Here’s Some Major
CD Action For Your Hungry Playe
After experiencing Kate Fenner live,
along with her musical partner
Chris Brown, at their recent Wise Hall show, I have to say she's got
to have one of the most sexy, smoky, and soulful voice I've ever had the
privilege of absorbing.
This album is a fine showcase of her gift.
Most of the tracks are acoustic-based, organic and give breathing
space for Kate's vocals to shine on such wondrous tracks as "The
Mustangs,” which is her nod to Marilyn Monroe and her last film The
Misfits, and "In Your Good Name,” which includes a noticeably
danceable beat to impress the youngsters, but not so much as to bury
the melody, which is much appreciated.
Kate is a much-loved Canadian artist, who’s now based in New York.
You probably know her from her stint in the Bourbon Tabernacle
Choir. She now has this solo album, which I thought was a long time
She's not entirely on her own. She's in the company of some crack
musicians behind her such as The Rheostatics' Don Kerr, helping out
on drums here and there; Tony Scherr (who also produced this album)
on guitar, bass and other such musical implements, and her partner
in crime Chris Brown, making magic with his Clavinet keyboard.
Kate is not shy with her influences here: Joni Mitchell, Neil Young,
and poet John Berryman among others were the motivators of her writing.
It's funny how she would
mention regretting releasing this album at her and Chris's most
recent show. I don't hear much to regret here at all.
But then, Kate could sing the telephone directory and I'd listen. Kate
has been criticized by some for having a rather, say, "pitchy quality”
to her voice.
Bah, they nitpick! With a voice so reassuring and intelligent, I
commend Kate for being "real" and not relying on studio trickery to get
her voice across.
She's authentic, and has the kind of depth and soul that's greatly
what can be an overwhelmingly shallow and soulless music business.
include “Linden Trees," "America" and "Hook & Ladder."
Rock / Pop
Here's a band not shy about making it
clear where they come from. The
CD cover offers a grand view of the Lions Gate Bridge. There's even a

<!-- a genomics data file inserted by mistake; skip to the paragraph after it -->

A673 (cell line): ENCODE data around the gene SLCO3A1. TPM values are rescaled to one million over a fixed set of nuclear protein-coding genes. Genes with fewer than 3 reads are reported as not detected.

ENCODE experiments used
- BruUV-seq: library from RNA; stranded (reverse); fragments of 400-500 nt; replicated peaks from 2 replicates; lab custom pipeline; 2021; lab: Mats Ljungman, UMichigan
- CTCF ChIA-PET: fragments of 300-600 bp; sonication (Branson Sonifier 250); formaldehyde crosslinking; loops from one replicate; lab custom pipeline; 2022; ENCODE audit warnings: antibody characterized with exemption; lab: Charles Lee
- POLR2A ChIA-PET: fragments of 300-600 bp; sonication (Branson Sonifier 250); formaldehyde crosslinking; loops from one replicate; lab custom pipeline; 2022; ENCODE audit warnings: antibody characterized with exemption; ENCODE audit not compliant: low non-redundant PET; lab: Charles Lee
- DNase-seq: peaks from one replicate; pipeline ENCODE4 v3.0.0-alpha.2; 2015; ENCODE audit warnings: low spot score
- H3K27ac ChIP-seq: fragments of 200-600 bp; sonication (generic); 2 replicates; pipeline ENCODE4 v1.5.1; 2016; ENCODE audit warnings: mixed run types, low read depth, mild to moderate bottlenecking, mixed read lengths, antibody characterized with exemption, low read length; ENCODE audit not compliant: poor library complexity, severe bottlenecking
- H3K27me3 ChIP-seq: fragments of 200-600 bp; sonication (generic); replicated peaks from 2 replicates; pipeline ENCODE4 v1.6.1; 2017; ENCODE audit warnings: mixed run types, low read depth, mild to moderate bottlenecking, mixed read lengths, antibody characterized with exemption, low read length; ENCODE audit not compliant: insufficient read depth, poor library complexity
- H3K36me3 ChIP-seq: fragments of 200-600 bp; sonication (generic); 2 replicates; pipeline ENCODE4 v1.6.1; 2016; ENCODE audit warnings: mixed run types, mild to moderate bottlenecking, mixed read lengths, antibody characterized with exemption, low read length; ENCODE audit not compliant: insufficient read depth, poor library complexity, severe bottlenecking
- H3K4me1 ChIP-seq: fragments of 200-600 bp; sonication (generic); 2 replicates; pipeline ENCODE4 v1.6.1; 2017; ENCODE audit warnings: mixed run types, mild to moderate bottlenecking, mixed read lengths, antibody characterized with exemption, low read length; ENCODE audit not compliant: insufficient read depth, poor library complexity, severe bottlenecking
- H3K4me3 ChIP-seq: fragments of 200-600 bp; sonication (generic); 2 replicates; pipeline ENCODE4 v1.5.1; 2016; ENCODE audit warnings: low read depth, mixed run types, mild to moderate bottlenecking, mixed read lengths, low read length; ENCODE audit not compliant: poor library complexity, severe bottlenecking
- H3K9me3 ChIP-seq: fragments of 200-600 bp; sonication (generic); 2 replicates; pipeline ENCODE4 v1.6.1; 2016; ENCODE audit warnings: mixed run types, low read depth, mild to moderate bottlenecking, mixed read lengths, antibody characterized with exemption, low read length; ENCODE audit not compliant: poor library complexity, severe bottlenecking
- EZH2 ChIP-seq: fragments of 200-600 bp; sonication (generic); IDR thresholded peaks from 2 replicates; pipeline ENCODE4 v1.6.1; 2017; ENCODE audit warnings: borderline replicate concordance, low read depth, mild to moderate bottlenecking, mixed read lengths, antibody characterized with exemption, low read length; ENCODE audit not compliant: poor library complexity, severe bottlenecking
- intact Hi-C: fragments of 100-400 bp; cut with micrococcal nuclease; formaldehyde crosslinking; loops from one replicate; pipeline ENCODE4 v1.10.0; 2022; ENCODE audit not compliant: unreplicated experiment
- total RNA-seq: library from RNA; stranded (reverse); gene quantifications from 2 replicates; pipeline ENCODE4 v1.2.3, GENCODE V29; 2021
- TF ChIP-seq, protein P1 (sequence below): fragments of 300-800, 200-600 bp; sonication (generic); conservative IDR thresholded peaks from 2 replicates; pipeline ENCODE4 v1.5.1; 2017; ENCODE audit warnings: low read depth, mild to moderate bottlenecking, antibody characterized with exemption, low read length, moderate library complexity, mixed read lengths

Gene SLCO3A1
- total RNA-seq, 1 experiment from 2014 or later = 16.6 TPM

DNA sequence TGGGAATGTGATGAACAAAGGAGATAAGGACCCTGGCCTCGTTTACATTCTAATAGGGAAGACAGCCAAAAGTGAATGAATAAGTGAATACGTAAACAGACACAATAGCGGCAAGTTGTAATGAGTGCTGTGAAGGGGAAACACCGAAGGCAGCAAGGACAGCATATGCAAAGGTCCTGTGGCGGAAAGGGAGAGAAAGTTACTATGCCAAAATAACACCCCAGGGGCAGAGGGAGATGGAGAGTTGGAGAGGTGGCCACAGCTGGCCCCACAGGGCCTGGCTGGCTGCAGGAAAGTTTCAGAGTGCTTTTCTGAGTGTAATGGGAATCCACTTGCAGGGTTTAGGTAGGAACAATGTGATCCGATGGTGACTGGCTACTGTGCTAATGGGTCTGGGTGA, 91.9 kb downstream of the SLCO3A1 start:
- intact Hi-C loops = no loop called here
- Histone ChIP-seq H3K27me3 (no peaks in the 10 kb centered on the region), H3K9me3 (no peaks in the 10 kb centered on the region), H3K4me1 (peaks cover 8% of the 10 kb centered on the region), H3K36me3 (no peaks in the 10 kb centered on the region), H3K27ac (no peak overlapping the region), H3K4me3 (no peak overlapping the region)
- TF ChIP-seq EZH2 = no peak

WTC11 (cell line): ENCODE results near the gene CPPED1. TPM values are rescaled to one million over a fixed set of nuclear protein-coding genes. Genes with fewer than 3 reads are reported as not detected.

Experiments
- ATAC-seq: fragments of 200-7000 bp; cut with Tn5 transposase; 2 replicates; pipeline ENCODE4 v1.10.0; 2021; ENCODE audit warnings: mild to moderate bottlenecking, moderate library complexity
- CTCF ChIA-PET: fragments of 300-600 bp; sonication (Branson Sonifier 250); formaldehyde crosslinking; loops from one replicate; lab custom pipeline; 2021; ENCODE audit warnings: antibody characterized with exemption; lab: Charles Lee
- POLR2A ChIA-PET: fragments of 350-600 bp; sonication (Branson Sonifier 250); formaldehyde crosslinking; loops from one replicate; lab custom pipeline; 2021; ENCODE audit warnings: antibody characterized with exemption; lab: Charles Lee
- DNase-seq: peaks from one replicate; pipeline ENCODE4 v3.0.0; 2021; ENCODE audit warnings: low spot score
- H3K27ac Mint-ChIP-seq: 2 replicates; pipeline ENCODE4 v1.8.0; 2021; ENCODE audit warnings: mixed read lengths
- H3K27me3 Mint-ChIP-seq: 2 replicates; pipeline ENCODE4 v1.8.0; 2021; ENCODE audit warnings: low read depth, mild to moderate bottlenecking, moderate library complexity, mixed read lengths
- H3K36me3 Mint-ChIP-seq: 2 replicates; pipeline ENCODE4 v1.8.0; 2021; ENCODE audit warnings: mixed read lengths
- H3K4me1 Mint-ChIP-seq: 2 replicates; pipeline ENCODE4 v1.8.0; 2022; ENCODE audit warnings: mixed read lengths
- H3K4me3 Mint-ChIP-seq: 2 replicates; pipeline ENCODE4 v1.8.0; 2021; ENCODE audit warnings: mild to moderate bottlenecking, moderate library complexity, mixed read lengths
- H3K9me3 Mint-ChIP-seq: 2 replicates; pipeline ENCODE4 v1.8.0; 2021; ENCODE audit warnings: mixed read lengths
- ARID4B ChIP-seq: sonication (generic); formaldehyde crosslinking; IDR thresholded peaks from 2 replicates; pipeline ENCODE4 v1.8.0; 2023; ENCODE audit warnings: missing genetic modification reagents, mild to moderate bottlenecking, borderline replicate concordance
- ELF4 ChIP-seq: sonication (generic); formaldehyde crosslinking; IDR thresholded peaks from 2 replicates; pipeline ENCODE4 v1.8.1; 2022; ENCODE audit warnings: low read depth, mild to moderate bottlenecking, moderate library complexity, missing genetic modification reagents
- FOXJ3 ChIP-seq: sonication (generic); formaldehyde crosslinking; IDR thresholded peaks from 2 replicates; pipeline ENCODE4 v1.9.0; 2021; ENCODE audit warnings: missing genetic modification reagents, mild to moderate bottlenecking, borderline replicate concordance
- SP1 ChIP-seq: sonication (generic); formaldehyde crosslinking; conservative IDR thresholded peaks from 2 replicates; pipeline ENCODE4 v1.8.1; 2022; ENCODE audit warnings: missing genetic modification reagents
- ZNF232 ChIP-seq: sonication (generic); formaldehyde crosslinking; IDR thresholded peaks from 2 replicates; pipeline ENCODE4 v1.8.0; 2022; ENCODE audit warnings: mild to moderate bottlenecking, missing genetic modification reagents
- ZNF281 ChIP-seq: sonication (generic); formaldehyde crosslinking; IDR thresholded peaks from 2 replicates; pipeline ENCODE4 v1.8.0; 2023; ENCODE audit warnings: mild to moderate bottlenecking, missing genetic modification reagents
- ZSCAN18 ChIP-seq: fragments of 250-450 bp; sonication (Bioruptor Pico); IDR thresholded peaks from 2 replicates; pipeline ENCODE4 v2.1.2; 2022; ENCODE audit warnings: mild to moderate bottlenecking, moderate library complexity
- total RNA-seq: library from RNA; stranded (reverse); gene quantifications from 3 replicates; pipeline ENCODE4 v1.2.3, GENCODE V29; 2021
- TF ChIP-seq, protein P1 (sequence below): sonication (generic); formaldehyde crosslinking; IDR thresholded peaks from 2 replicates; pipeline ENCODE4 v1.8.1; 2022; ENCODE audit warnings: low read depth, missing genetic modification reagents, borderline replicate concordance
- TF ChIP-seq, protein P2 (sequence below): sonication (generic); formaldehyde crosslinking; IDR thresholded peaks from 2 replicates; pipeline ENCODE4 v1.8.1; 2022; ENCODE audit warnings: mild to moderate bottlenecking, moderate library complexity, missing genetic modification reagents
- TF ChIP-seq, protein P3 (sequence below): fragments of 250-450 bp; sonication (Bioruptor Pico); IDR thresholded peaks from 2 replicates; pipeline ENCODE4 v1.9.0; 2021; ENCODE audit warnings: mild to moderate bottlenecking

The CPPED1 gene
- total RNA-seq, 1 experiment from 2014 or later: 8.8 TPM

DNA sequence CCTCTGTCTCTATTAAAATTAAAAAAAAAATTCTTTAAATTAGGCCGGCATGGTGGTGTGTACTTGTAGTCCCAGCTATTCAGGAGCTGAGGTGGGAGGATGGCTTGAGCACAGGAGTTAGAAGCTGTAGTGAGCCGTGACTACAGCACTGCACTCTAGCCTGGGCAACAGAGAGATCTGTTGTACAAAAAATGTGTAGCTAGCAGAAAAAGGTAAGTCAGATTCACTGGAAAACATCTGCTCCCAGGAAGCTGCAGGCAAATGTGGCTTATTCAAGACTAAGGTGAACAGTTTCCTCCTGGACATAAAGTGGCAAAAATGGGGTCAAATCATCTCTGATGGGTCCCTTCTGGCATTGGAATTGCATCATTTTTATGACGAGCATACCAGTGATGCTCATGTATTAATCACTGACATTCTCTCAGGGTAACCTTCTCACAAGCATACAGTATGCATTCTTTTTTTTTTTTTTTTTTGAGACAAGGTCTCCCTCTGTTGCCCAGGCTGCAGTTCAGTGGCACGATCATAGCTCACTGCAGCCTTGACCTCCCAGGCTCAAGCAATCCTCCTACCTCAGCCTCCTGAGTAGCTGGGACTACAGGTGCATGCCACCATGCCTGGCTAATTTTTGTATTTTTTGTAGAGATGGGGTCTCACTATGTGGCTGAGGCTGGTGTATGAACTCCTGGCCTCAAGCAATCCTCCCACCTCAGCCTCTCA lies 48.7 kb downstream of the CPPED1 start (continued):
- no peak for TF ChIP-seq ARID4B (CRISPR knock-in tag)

long sprawling, almost Pink Floyd-like track called "Lion's Gate,"
which closes the album, which is produced by Todd Kerns, who also sings
back-up vocals on five tracks. You may know him from the
band Age Of Electric.
I like what he's done with their sound. Full-on walls of electric
guitars with loopy riffs and spacious sound that just drench your
headphones! The foursome of Chad Horton (lead vocal and second guitar);
Marc Wild (lead guitar and string arrangement co-coordinator for "What
Have You Done"); Kevin Cooper (bass and backing vocals), and drummer
Niko Friesen know how to work the rock and roll and give it some
There's also a good sense of groove that glides from track to track.
Some of it does have a similar sound to it, but, tracks like "Falling,”
“What Have You Done," "I Get Lost," "Pay Attention" and "Refuse To Beg"
offer enough audio pleasure to make up for any of their shortcomings.
This album is one of the best to come out of Vancouver. I will play it
to death and ignore all Oasis comparisons drawn to it. I live for
full-on laid, guitar rock with "atmosphere" as apposed to "attitude."
ZED...Live Off The
Various Artists and
This album is proof there is unique and
different music being produced
in Canada, even though a lot of it doesn't get played on commercial
The ZED compilation (yes, it's from the innovative late night CBC TV
show of the same name) provides your lucky ears with a stellar sampling
of what's out there in Vancouver, as well as the rest of the country
There's lots of variety here to chew on. It starts off with the
jazzy-electro-dub of Vancouver outfit Take 5 and "Winter dub," to a
more low-fi rock sound, courtesy of Montreal's Sam Roberts, to the
string-section accompaniment of Yukon's Boy and their delightful
"French Diplomacy," to the socially-conscious rap of Calgary's Kris
Demeanor's "Extreme To Me."
There's also the compelling cross-section of Vancouverites: Girl
their moody electro-pop with "Paper Doll;" Radiogram, with there lovely
Country-Art Rock anthem "Whiskey In My Bed" (with possibly Ida Nilson
background vocals. Auburn's Shelley Campbell sings backgrounds on the